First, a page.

It’s going to come, there is no doubt about it. Within the next 5 to 10 years, computer software will allow the creation of fully realistic photos from scratch. Already, researchers are experimenting with various ways to achieve this, including some without any human intervention. But before photographers drop their camera in search of other careers, they should consider that this might, in fact, open up new opportunities. Here are some photography jobs that will replace current photographers:
First, in foremost, this evolution will happen in steps. At first, and for a while, the technology will be too expensive and too complex for the average person to handle. Thus it will be sold as a service. As we previously wrote, companies (maybe some ex-photo agencies) will custom create images for their clients. They will listen to input and pass it on to image engineers who will build photos for them. This role will necessitate both technical and creative talent. And who better than ex-photographers to do it. They mostly tend to be technically savvy ( they have to these days) and possess the creative background to know what makes a good image. Thus some of the newly out of work photographers could successfully recycle themselves as “photo creators”, keeping making photos, but without a camera.
The second opportunity will exist in continuing to make photos the old fashion way. A bit like there is a resurgence for vinyl records or analog film, there will be a continuing demand for photos taken the old fashion way (with a camera). Mostly out of snobbism and a search for “authenticity”, brands and consumers will pay a premium to have photos created by rare but highly creative photographers. It might take longer, it will certainly be more expensive and inconvenient, but it will carry a certain luxury cachet that will always be in demand. The trick here will be to become one of those few that will be able to live from it. It will require expertise in branding as well as a strong individual style hard to replicate.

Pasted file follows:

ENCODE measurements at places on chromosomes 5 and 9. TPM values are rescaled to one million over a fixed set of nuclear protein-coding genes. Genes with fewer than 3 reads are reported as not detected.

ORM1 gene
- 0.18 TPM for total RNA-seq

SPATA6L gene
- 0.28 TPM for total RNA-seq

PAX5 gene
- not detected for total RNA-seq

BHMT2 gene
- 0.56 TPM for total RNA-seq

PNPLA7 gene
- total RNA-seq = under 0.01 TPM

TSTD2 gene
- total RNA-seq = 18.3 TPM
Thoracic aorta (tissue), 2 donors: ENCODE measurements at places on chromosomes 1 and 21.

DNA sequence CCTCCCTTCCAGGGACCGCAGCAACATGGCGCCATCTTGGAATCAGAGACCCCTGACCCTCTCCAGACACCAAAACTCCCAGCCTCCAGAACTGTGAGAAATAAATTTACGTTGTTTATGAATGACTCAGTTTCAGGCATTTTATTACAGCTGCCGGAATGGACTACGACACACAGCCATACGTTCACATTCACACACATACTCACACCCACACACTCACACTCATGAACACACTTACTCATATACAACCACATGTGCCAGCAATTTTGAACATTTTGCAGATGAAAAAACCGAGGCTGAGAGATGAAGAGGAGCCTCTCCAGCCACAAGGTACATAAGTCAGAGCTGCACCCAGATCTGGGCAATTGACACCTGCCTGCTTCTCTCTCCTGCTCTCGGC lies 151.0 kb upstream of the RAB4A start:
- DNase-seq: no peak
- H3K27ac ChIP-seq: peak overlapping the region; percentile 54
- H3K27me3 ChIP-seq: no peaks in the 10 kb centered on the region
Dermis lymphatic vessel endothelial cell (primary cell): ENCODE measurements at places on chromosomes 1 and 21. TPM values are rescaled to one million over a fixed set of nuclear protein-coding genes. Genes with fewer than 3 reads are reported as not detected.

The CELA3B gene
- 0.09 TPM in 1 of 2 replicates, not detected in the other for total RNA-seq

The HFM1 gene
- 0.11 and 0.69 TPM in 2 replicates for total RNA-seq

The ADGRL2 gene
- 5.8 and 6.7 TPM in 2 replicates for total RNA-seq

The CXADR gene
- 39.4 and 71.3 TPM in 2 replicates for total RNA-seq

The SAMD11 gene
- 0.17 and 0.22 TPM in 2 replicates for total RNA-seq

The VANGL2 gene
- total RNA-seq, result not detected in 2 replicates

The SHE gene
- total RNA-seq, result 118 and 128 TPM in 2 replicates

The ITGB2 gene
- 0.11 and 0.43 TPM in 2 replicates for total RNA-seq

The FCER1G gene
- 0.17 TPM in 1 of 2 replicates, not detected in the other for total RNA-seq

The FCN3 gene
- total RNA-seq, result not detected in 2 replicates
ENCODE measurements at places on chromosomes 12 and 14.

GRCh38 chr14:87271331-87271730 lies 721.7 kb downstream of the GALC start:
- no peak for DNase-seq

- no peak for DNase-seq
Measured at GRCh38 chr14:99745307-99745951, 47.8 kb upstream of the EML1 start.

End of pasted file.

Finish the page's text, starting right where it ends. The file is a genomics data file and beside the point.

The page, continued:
Guardians of Truth
The third, and probably not the last will be more in the photojournalism category. As images entirely built by computers become indistinct from those made with a camera, the propensity to invent events that never happened will also increase. Thus the credibility of photojournalism will plummet if nothing is done. Photojournalists and news photo agencies, in order to survive, will thus have no other choice than building extremely rigorous rules to prevent any computer generated photos to pass within their walls. In other words, they will not only need to sell photos, they will also need to sell absolute and infallible credibility. A news photo from one of these outlets will be guaranteed to be real. It will not be an easy task in a world addicted to instant, 24 hours news and pressures to be first will continuously put credibility at risk. But one mistake could mean the death of the business, as no other photos will be trusted.
And finally, there might be one place where computer generated images might never replace real photographers: weddings. Why? because while it will be possible to create a whole wedding album with a computer, what would be the point? It will still be more satisfying to actually capture the real moments of the day, emotions included.
Photo by raging_rocket_run